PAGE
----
Pelle the Conqueror

Pelle the Conqueror (Danish: Pelle Erobreren, Swedish: Pelle erövraren) is a 1987 epic film co-written and directed by Bille August, based upon the famous 1910 novel of the same name by Danish writer Martin Andersen Nexø. The film tells the story of two Swedish immigrants to Denmark, a father and son, who try to build a new life for themselves. It stars Pelle Hvenegaard as the young Pelle, with Max von Sydow as his father, and also features Axel Strøbye and Astrid Villaume.

Pelle the Conqueror
Original Swedish poster
Directed byBille August
Produced byPer Holst
Screenplay byBille August
Per Olov Enquist
Bjarne Reuter
Max Lundgren
Based onPelle Erobreren
by Martin Andersen Nexø
StarringMax von Sydow
Pelle Hvenegaard
Erik Paaske
Bjørn Granath
Music byStefan Nilsson
CinematographyJörgen Persson
Edited byJanus Billeskov Jansen
Distributed bySvensk Filmindustri (Sweden)
Kærne Film (Denmark)
Release date
  • 25 December 1987 (1987-12-25)
Running time
150 minutes[1]
Budget$4.5 million[3]
Box office$2,053,931[4]

A co-production of Denmark and Sweden, August chose to adapt Boyhood, the first part of Nexø's novel, seeking to make an epic and citing the novel's status as essential reading in Denmark. At 11, Hvenegaard was cast after an audition of 3,000 children; Hvenegaard was named for the novel's eponymous character.

The film screened at the 1988 Cannes Film Festival and New York Film Festival. It was critically acclaimed, winning the Palme d'Or and the 1988 Academy Award for Best Foreign Language Film and numerous other honours.


In the late 1850s, the elderly emigrant Lasse Karlsson and his son Pelle arrive to the Danish island of Bornholm from Skåne County, in southern Sweden. Lasse tells Pelle a better life awaits them in Denmark after the death of Pelle's mother, and seeks work. He immediately finds it difficult to find employment, given his advanced age and Pelle's youth. The most they can find is work at a large farm, where they are generally mistreated by the managers.

The managers work under the tyrannical Kongstrup, who has a history of affairs leading to illegitimate children. One of them is Rud, who befriends Pelle and helps him learn Danish. Eventually, Pelle becomes more confident in his work at the farm, and begins going to school, though he is still discriminated against as a foreigner. Pelle also befriends the Swedish worker Erik, constantly harassed for alleged sloth. Erik shares his dream of visiting America, China and "Negroland" with Pelle, to "conquer" the world. Rud runs away due to his poor performance at school, where Pelle begins to do well.

After Kongstrup impregnates a visiting young woman, Mrs. Kongstrup castrates him for his abuses. Lasse begins an affair with Mrs. Olsen, who is believed to be a widow since her husband has not returned from a long sea voyage. Pelle consequently faces ridicule at school for being the son of a lecher. Erik is also injured and rendered disabled after attempting to lead a mutiny against management. Mrs. Olsen's husband returns from his voyage, and Lasse is overcome with depression and alcoholism. The two appeal to the Kongstrups for aid against their harassment, with the benign Mrs. Kongstrup offering support, while her husband is largely silent. Pelle is initially given a promotion, but upon seeing Erik removed from the farm, vows to leave. Lasse at first resolves to go with him, before deciding he is too old to travel, and sends Pelle alone into the world.




The film, based on the 1910 novel of the same name by Martin Andersen Nexø, was co-production by Danish and Swedish companies. With the story involving Danish and Swedish elements, cooperation between producers in both countries had practical benefit.[5]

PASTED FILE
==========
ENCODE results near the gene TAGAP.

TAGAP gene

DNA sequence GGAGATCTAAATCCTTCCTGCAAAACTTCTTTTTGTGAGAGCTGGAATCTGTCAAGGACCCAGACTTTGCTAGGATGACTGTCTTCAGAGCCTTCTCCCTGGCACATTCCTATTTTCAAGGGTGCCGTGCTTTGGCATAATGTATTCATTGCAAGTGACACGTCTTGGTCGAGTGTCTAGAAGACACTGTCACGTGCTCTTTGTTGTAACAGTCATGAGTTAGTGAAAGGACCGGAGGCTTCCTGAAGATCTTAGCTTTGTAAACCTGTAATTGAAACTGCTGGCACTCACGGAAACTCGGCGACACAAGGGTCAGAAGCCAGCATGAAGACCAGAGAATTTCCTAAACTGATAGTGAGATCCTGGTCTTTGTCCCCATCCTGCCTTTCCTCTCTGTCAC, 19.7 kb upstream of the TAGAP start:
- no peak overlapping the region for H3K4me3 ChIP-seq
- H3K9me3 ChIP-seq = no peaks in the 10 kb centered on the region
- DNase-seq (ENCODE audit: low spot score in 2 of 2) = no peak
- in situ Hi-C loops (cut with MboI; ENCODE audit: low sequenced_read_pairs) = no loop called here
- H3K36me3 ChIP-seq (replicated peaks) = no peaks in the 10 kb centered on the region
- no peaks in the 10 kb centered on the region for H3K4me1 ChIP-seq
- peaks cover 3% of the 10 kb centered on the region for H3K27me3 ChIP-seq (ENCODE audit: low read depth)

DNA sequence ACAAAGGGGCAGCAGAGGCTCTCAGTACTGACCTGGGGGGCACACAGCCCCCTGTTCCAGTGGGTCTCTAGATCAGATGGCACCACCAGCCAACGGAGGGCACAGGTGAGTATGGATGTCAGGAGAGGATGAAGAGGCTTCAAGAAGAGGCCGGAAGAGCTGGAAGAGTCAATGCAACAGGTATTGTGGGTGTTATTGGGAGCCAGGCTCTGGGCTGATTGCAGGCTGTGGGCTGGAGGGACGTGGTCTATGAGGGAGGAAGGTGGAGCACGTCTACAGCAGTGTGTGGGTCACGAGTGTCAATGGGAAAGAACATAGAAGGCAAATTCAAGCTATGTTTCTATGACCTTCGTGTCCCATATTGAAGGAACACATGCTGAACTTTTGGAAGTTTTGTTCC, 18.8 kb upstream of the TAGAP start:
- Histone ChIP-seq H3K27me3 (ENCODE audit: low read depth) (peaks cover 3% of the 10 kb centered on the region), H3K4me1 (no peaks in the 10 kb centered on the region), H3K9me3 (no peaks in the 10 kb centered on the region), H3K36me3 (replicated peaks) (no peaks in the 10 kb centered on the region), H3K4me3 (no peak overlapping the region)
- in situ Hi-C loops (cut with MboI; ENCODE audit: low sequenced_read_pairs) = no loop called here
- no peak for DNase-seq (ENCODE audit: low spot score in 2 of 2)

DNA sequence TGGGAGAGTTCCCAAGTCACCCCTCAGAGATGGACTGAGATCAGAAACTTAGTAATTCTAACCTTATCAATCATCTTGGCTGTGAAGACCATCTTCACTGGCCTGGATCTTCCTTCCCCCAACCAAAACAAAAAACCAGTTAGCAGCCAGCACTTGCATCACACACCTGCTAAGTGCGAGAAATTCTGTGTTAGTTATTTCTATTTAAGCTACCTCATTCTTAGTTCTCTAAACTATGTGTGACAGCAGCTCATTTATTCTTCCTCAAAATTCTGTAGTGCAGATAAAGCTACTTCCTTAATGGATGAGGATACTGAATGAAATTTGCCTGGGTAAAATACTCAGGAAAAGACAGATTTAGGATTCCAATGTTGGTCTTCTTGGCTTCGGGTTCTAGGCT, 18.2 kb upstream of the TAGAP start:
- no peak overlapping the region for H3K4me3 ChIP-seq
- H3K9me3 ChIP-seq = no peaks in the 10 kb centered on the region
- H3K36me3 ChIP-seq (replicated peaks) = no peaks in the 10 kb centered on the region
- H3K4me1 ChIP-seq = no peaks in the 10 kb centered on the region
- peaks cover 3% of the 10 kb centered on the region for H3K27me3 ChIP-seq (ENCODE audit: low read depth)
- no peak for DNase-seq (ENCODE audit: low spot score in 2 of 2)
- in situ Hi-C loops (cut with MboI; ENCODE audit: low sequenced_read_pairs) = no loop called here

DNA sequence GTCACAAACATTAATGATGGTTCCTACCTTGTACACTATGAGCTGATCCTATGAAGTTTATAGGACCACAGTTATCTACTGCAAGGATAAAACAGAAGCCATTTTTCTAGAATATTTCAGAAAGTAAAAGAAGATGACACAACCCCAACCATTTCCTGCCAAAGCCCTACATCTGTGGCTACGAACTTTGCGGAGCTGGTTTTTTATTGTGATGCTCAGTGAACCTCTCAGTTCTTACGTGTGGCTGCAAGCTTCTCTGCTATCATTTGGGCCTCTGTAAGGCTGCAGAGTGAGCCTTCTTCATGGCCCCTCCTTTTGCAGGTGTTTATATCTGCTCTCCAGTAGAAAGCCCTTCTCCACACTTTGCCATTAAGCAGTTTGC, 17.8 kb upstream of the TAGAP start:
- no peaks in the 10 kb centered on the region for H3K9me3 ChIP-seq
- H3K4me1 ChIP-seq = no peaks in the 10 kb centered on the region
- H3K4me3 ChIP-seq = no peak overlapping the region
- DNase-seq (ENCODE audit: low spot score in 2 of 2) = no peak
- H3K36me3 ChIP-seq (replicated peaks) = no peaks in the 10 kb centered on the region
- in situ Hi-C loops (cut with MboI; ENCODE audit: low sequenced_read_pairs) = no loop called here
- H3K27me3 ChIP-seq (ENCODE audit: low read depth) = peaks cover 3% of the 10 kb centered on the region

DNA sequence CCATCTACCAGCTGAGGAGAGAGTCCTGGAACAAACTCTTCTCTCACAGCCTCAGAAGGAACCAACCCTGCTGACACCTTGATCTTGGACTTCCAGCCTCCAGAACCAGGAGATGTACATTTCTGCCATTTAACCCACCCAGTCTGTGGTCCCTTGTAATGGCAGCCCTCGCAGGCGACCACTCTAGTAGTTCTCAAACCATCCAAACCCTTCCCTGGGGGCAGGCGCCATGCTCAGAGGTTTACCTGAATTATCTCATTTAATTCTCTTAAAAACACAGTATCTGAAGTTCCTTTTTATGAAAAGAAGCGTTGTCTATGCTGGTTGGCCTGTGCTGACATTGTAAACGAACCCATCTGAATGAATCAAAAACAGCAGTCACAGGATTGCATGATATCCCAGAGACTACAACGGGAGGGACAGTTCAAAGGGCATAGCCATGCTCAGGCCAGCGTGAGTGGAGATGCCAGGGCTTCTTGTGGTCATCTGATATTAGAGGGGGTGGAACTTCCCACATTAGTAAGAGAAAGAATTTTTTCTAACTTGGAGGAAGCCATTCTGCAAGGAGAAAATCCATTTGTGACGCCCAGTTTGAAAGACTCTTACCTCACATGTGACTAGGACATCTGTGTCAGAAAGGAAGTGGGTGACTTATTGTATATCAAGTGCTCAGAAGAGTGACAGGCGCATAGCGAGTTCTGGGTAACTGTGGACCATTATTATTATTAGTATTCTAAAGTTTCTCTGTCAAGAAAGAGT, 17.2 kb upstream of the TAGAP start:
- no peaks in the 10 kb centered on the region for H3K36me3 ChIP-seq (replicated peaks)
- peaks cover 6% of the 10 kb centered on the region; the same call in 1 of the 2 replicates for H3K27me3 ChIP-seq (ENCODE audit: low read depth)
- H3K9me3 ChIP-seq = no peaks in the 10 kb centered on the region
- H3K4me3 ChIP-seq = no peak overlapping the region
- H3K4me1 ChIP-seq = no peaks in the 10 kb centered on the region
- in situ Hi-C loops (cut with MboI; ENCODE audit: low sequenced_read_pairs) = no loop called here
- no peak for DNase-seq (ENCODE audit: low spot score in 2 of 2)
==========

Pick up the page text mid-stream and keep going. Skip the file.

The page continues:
The screenplay, by director Bille August, Per Olov Enquist, Max Lundgren, and Bjarne Reuter, adapted only the Boyhood part of Nexø's four-volume work.[6] August decided to film the novel because it is considered essential reading in Denmark, and out of desire to make an epic film.[3]

For the title role, Pelle Hvenegaard, who was 11, was cast after August and the crew auditioned 3,000 children. August ruled out hundreds of the children for having ambitious mothers, and decided on Hvenegaard, who he said demonstrated concentration, patience and self-control.[3] He was coincidentally named after the character in Nexø's book.[7]


The film marked the first collaboration between production designer Anna Asp, who had previously worked on Offret (1986), and August, who had attended a Stockholm school of photography with her.[8] Asp said that in designing the house seen in Pelle the Conqueror, she wanted to evoke a prison, and thus built the walls and painted them black and white.[9]

Filming took place for nearly six months. Its budget of $4.5 million, secured from the Danish and Swedish film institutes, made it one of the most costly films made in the Scandinavian countries.[3]


The film was screened in the Cannes Film Festival in May 1988, and subsequently at the New York Film Festival in September 1988.[10] The film's awards attracted the attention of foreign distributors, with Miramax releasing it in the United States.[11]

Buoyed by the Academy Award recognition,[11] Pelle the Conqueror grossed $2,053,931 in North America,[4] a "respectable" figure for a foreign film.[11] The film had a re-release at Golden West College in Los Angeles in March 1993.[12]


Critical reception

Pelle the Conqueror was released to critical acclaim in the U.S.[11] Roger Ebert gave it three and a half stars, comparing it to Jan Troell's The Emigrants (1971), saying Max von Sydow's Oscar nomination was "well deserved" and the novice Pelle Hvenegaard "never steps wrong."[7] Vincent Canby, writing for The New York Times, called it "a vividly re-created, minutely detailed panorama of a particular time," and said it was a "scandal" that Von Sydow did not win Best Actor at Cannes.[10] Peter Travers, writing for People, said that Von Sydow exhibited "wrenching simplicity and power," but the film "is maddeningly mediocre."[13] Swedish director Ingmar Bergman told August he saw the film seven times, choosing August to direct the film The Best Intentions.[14]